The U.S. Environmental Protection Agency has classified all detected neonicotinoids as not likely to be carcinogenic to humans.
The paper, “Widespread occurrence of neonicotinoid insecticides in streams in a high corn and soybean producing region, USA” and has been published in Environmental Pollution. Learn more about the study and the long-term USGS effort to gather information on the environmental occurrence of new pesticides in different geographic, climatic, and use settings here. To learn more about USGS environmental health science, please visit the USGS Environmental Health website and sign up for our GeoHealth Newsletter.Locations of sites in Iowa sampled for neonicotinoids in 2013. Watersheds for the Mississippi River and Missouri River sites are shown in the inset.
Almost 10 months ago, heavy rains brought flooding, landslides and mudslides to several counties along Colorado’s Front Range. Since that time, nearly $449 million in grants, reimbursements, low-interest loans and insurance payments to individuals, businesses and communities has been approved by the State of Colorado, the Federal Emergency Management Agency (FEMA), the National Flood Insurance Program and the U.S. Small Business Administration (SBA).Language English
DENVER — Rebuilding after a disaster can present opportunities as well as challenges.
The challenges include getting the job done quickly and efficiently. The opportunities involve rebuilding stronger and better.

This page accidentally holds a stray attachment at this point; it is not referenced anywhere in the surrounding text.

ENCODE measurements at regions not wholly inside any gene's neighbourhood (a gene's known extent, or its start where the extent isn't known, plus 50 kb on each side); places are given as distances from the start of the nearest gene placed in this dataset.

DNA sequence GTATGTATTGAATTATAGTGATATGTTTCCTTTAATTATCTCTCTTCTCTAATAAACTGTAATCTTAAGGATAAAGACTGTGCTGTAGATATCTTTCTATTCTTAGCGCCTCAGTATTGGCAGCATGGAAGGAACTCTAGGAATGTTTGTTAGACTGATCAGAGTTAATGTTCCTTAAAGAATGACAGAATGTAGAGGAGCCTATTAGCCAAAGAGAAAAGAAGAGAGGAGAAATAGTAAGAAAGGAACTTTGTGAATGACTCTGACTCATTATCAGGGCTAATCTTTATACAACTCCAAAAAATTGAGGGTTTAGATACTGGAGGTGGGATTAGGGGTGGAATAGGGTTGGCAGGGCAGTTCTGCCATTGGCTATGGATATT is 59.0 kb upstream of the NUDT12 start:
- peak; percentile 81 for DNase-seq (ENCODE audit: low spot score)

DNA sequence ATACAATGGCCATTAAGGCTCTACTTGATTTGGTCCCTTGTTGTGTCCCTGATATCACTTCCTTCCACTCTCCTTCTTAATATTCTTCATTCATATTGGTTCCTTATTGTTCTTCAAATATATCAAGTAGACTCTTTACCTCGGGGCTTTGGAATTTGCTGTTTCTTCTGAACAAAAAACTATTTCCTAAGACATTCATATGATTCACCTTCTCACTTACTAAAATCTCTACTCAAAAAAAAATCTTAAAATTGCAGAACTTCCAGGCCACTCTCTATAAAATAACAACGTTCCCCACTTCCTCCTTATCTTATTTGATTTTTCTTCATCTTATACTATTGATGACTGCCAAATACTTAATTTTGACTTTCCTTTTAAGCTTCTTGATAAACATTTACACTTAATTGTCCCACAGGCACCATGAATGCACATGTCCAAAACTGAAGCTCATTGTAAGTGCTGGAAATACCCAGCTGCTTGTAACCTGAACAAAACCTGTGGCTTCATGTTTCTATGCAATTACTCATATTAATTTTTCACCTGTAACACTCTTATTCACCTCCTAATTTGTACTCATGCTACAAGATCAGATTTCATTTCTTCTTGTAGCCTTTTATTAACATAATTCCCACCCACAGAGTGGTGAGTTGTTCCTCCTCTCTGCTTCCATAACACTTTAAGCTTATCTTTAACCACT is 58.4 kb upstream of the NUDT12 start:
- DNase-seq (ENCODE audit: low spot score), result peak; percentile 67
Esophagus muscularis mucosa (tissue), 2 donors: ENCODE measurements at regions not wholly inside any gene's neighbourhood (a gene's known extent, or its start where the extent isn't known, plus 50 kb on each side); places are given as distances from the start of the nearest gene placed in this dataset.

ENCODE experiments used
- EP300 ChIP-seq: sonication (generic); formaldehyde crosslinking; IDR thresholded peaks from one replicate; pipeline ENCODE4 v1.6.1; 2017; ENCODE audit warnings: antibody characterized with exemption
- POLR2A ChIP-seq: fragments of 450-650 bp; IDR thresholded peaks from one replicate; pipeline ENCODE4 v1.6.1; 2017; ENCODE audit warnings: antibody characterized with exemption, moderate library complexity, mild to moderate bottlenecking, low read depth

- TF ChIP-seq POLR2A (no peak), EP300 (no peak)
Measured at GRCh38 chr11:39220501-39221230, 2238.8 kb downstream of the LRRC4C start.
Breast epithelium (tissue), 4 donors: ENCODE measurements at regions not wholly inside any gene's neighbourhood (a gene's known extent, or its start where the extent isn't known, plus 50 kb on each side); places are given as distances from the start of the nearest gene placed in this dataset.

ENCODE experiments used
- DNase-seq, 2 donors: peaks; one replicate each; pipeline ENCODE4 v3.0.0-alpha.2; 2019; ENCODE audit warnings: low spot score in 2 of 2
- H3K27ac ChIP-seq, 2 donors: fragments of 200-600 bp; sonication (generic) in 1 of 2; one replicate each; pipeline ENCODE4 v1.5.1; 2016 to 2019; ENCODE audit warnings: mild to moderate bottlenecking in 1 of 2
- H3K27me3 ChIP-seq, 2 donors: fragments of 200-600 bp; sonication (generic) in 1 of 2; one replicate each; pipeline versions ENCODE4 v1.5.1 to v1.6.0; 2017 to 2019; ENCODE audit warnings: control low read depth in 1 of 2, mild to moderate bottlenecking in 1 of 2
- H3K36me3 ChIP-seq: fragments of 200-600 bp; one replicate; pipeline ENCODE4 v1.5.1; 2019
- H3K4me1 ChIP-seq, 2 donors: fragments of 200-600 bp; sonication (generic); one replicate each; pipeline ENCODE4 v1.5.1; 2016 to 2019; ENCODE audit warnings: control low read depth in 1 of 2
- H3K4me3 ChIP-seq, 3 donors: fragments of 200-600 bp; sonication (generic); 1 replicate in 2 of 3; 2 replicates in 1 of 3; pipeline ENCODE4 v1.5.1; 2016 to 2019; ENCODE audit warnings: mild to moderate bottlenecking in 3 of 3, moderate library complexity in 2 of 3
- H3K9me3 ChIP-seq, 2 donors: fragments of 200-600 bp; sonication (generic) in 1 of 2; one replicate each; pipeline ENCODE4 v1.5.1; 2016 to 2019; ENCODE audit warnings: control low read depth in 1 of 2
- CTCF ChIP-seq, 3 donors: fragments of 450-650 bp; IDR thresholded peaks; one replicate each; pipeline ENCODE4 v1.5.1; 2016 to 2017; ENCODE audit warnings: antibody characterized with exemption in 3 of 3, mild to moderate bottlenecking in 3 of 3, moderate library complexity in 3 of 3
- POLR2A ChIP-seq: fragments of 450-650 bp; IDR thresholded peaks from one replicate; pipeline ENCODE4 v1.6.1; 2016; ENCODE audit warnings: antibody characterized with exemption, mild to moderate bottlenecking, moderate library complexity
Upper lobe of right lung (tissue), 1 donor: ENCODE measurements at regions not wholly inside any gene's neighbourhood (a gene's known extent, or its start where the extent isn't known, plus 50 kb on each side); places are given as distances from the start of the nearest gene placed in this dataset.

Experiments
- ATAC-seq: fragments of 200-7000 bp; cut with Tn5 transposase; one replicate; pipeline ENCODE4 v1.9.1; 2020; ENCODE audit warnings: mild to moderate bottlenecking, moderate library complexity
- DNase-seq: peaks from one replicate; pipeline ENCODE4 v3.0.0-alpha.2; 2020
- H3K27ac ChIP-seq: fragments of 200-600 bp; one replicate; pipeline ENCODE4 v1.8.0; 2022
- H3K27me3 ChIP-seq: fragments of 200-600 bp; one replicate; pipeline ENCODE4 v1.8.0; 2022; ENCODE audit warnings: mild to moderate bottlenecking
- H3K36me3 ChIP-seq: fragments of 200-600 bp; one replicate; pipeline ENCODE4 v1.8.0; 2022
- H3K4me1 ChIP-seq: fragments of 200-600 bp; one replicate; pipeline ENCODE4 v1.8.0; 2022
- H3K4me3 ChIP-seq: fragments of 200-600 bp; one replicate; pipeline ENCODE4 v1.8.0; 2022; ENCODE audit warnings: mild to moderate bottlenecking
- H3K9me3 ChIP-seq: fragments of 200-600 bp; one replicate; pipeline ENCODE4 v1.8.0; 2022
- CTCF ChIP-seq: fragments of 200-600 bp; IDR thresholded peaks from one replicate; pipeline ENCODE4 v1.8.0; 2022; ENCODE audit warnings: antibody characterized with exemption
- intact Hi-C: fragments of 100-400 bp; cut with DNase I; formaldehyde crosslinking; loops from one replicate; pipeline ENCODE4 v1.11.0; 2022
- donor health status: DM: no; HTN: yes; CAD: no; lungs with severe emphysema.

When it comes to repairing and rebuilding infrastructure damaged in last September’s floods, FEMA’s Stafford Act Section 406 can provide mitigation funds for risk-reduction improvements to roads, waterways, bridges, dams, buildings and other public structures already eligible for Public Assistance reimbursement.Language English
Following is a summary of key federal disaster aid programs that can be made available as needed and warranted under President Obama's emergency disaster declaration issued for the State of Washington.
Assistance for the State, Tribal and Affected Local Governments Can Include as Required:Language English
WASHINGTON, D.C. -- The U.S. Department of Homeland Security's Federal Emergency Management Agency (FEMA) announced that federal emergency aid has been made available to the State of Washington to supplement state and local response efforts in the area affected by wildfires beginning on July 9, 2014, and continuing.Language English
Outdated and inconsistent elevation data cost lives and hinder prosperity across our Nation. Current and accurate 3D elevation data are essential to help communities cope with natural hazards, support infrastructure, ensure agricultural success, strengthen environmental decision making and bolster national security. Flood and landslide maps are just a few of the hundreds of applications benefiting from enhanced lidar data. A coordinated effort among Federal, State, local government and the private sector could meet our country’s needs for high-quality, 3D elevation data in just 8 years. Come learn how the USGS and its partners are working to assemble and apply better data to keep citizens safe and help America thrive.Speakers: